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Deemed Drug Supply

In New South Wales, when a person is found in possession of a prohibited drug, they can be charged with drug supply if the amount is greater than a “traffickable” quantity. This is what is known as “deemed drug supply” because it is deemed the person was in possession of that amount for the purpose of supply.


Section 29 of the Drug Misuse and Trafficking Act 1985 states the deemed drug supply offence applies unless the person proves:

  • they possessed the drug for a reason other than to supply it; or
  • the gained possession of the drug on an in accordance with a prescription from a medical practitioner, nurse practitioner, midwife practitioner, dentist or veterinarian.

Usually police are required to prove beyond a reasonable doubt that the accused person was in possession of that quantity for the purpose of supply. However, this charge requires the accused person to rebut the presumption. That is, the accused person must prove on the balance or probabilities that they were in possession of the drug for a purpose other than supply. The police need to prove only that the accused was in possession of a prohibited drug and the amount was more than the traffickable amount of that drug.


The Act contains an extensive list of “prohibited drugs”. The most common prohibited drugs are cannabis, cocaine, ecstasy, amphetamines and heroin.

“Possession” means the prohibited drug was in the person’s physical custody, or in their control, and the person knew they had custody or control over it.

“Supply” includes sell, distribute, agree to supply, offer to supply, keep or possess for supply; send forward, deliver or receive for supply; or authorise, direct, cause, suffer, or permit, or attempt any of those acts.

What is considered a “traffickable” quantity depends on the drug. For instance, a traffickable quantity of cannabis is 300g, while for cocaine it is 3g, ecstasy 0.75g, methylamphetamine 3g, and heroin 3g.

Rebutting the presumption of deemed drug supply

The most common arguments to rebut the presumption are that the drugs were for personal use or were being held temporarily for someone else.

Rebutting the presumption will be difficult if police can provide evidence of drug supply such as scales, resealable plastic bags, multiple mobile phones, amounts of cash or weapons.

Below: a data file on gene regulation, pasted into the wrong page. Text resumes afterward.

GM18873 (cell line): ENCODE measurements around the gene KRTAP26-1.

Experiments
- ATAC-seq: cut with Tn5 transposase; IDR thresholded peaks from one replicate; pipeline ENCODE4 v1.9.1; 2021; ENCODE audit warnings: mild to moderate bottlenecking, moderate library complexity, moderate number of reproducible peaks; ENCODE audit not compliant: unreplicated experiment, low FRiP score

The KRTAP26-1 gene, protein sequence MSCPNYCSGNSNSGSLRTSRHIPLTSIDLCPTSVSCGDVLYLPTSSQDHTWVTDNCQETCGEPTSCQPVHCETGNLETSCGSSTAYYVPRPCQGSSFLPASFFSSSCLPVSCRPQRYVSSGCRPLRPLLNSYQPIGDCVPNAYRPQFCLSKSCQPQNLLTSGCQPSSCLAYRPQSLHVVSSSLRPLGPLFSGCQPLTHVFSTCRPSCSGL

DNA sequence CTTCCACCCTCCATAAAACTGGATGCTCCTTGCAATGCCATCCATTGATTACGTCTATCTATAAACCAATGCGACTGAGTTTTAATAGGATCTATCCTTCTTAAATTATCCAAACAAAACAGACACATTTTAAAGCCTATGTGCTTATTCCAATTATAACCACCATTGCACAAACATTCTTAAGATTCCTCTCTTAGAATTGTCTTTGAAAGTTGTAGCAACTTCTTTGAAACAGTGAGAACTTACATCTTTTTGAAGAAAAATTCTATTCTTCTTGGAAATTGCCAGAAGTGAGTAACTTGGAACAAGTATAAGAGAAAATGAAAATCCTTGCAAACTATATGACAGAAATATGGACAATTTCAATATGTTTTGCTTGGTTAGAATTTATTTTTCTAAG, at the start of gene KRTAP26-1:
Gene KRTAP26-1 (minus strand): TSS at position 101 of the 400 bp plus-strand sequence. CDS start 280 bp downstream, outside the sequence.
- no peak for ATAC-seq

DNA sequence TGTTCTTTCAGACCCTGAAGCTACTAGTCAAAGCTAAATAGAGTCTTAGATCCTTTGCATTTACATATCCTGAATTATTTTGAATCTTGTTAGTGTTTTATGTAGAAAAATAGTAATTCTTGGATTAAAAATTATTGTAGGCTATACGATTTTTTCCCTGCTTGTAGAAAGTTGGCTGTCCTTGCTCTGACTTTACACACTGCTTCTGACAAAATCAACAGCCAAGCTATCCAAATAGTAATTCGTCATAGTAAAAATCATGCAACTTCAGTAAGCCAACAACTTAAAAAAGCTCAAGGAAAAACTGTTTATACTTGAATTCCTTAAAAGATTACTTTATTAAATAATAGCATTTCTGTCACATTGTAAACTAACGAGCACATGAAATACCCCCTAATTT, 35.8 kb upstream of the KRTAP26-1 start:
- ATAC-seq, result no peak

Whether deemed supply can be proven or not, the accused person will be charged under the regular offence of drug supply under section 25(1) of the Act, as a person who supplies, or who knowingly takes part in the supply of a prohibited drug.


The seriousness of the offence is the major factor in determining the penalty, which could range from avoiding a conviction to imprisonment. Determining seriousness involves considering factors such as:

  • the type and quantity of the drug;
  • the level of sophistication and planning in the offence;
  • any trafficking;
  • any profit made;
  • reasons for offending;
  • whether a syndicate was involved and the role of the offender in it.

Deemed supply is an indictable offence, which means it can be moved from a local court to a higher court such as a district court. If the offence is heard in the local court, the maximum penalty is a 2-year prison sentence, a $5500 fine or both. If the offence is heard in a higher court, generally the maximum penalty is 15 years imprisonment.

Alternative penalties include a section 10 dismissal, conditional release order, fine, community correction order or intensive correction order.

Section 10 dismissal

Under the Crimes (Sentencing Procedure) Act 1999, a court has discretion not to convict a person but instead make an order that the person is found guilty and dismiss the matter without further penalty. The court will consider factors such as the person’s age and character, and the nature and circumstances of the offence. It might consider making a section 10 dismissal order when the there is a very small amount of drugs involved and the offender has no criminal history and shows remorse.

Conditional Release Order (CRO)

The offender can be released on such an order which has standard conditions that they must not commit any offence and must appear in court if ordered. A CRO can be made for a period of up to 2 years.


A fine can be imposed as an additional or alternative penalty to imprisonment, up to 1000 penalty units ($110,000).

Community Correction Order (CCO)

This order is imposed in place of a prison sentence, and can be considered a good behaviour bond with conditions. In addition to standard conditions, there may be other conditions such as a curfew, non-association orders, or compulsory participation in a drug rehabilitation program. A CCO can be made for a period of up to 3 years.

Intensive Correction Order (ICO)

This order is imposed in place of a prison sentence, only when a court has considered a prison sentence of 2 years or less is appropriate. An ICO has more harsh conditions than a CRO or CCO, such as home detention, electronic monitoring and community service. An ICO can be made for a period of up to 3 years.

For advice or representation in any legal matter, please contact Armstrong Legal.

Sally Crosswell

This article was written by Sally Crosswell

Sally Crosswell has a Bachelor of Laws (Hons), a Bachelor of Communication and a Master of International and Community Development. She also completed a Graduate Diploma of Legal Practice at the College of Law. A former journalist, Sally has a keen interest in human rights law.

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